Rhode Island to Require Helicopter Parenting?
The health of society rests on education, which begins with parents.
Rhode Island is the latest state in the union to consider legislating how parents raise their kids. Lawmakers in the Ocean State are considering a bill that makes it illegal to leave a 10-year-old child home alone or a child 7 or under unattended in a car. The thinking behind the bill is to give the state the tools to crack down on abusive parents. The problem is that you can’t apply the law unequally, which means discretion is lost. A drug-addicted parent neglecting her child isn’t the same as the mom who ran into the convenience store for that one ingredient she needed for dinner. “You can’t legislate parenting, and you can’t legislate common sense,” said one Rhode Island mom of three. “I’m in one of those neighborhoods where the children run free. They all know their boundaries, and we keep an eye on them.”
Furthermore, helicopter parenting isn’t feasible for some parents who have to let their kids roam on an, ahem, longer leash. This issue comes down to the question of who ultimately ensures the welfare of the children. Is it the state? For some in Rhode Island, they’d probably like to think so. Fortunately, Liberty has a different answer. If the state were to get its way, then in a few decades, we’d have a weakened nation.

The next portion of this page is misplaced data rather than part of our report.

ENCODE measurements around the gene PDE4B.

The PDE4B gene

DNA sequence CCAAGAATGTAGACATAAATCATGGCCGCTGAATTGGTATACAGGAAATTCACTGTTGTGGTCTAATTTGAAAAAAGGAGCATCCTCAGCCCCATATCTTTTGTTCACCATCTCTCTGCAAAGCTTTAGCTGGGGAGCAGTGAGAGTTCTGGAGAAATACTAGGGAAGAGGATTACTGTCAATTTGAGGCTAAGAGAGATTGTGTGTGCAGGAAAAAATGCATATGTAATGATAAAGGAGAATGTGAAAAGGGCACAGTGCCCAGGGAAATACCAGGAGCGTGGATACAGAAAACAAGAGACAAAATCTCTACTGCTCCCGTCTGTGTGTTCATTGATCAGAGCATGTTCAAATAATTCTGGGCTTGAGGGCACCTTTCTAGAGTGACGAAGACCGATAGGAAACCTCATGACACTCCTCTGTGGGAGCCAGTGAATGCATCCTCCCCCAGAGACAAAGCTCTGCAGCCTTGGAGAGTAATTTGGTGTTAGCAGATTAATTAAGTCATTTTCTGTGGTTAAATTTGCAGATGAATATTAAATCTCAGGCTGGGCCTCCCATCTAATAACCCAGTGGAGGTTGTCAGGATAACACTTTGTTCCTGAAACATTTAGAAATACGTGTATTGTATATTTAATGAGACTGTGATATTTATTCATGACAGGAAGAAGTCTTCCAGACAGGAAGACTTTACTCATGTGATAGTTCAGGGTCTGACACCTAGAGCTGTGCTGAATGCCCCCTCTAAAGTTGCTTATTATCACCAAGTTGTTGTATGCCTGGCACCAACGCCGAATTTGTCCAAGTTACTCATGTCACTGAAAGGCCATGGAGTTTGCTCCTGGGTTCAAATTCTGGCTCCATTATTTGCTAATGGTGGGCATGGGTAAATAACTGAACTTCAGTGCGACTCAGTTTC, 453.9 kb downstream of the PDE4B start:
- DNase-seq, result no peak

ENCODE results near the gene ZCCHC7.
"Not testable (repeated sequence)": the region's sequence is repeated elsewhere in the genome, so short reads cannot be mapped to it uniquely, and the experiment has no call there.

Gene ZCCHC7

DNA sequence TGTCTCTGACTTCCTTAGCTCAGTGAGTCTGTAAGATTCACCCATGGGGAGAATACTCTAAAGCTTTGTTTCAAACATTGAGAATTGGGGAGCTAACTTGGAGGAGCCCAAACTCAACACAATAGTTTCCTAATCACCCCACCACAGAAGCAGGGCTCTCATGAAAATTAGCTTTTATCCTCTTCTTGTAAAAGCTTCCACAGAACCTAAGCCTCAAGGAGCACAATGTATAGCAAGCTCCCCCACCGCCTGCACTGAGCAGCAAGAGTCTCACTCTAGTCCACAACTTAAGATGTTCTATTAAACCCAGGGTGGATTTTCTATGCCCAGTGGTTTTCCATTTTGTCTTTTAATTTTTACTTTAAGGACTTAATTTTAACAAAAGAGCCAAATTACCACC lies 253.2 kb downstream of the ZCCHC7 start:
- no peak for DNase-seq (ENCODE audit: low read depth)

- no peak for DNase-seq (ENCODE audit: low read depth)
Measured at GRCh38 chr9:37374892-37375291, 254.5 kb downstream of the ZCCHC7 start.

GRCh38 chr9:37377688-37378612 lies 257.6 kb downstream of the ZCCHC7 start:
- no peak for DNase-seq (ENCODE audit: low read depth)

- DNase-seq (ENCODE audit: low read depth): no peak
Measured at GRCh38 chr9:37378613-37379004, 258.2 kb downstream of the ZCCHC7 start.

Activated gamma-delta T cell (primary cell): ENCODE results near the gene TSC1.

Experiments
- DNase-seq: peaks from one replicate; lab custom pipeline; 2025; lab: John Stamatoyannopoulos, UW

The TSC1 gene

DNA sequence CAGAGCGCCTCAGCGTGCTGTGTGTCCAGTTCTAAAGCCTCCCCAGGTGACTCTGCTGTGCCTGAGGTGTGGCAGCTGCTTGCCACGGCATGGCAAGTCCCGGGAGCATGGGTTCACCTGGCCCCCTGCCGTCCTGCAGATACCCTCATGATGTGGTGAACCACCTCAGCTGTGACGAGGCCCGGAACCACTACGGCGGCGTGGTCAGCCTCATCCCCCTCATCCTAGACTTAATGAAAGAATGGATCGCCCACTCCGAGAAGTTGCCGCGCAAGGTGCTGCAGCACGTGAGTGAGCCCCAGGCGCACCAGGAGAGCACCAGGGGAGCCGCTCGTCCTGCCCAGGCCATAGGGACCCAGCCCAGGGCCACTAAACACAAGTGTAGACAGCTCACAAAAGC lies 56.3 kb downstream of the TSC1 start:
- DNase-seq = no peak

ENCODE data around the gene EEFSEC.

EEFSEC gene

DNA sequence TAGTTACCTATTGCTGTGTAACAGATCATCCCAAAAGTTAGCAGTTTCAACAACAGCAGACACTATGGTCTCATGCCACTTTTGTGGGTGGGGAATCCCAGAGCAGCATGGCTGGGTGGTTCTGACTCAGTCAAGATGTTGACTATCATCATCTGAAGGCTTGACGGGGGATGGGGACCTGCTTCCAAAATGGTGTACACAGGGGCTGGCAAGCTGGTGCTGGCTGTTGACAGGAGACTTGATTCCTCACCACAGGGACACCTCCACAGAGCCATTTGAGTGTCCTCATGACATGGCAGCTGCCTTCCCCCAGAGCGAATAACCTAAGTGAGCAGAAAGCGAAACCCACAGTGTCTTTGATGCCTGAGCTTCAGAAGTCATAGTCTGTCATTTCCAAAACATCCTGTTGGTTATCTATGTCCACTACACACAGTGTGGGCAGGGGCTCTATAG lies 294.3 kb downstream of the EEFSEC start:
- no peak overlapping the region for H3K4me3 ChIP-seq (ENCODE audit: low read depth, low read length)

As columnist Jonah Goldberg wrote:
> The rise in “helicopter parenting” and the epidemic of “everyone gets a trophy” education are another facet of the same problem. We’re raising millions of kids to be smart and kind, but also fragile.
> And what happens when large numbers of these delicate little flowers are set free to navigate their way through life? They feel unsafe and demand “safe spaces.” They feel threatened by uncomfortable ideas and demand “trigger warnings.” They might even want written rules or contracts to help them negotiate sexual relations.
The health of society rests on its education, and that education begins with allowing to parents to raise their children as they see best.
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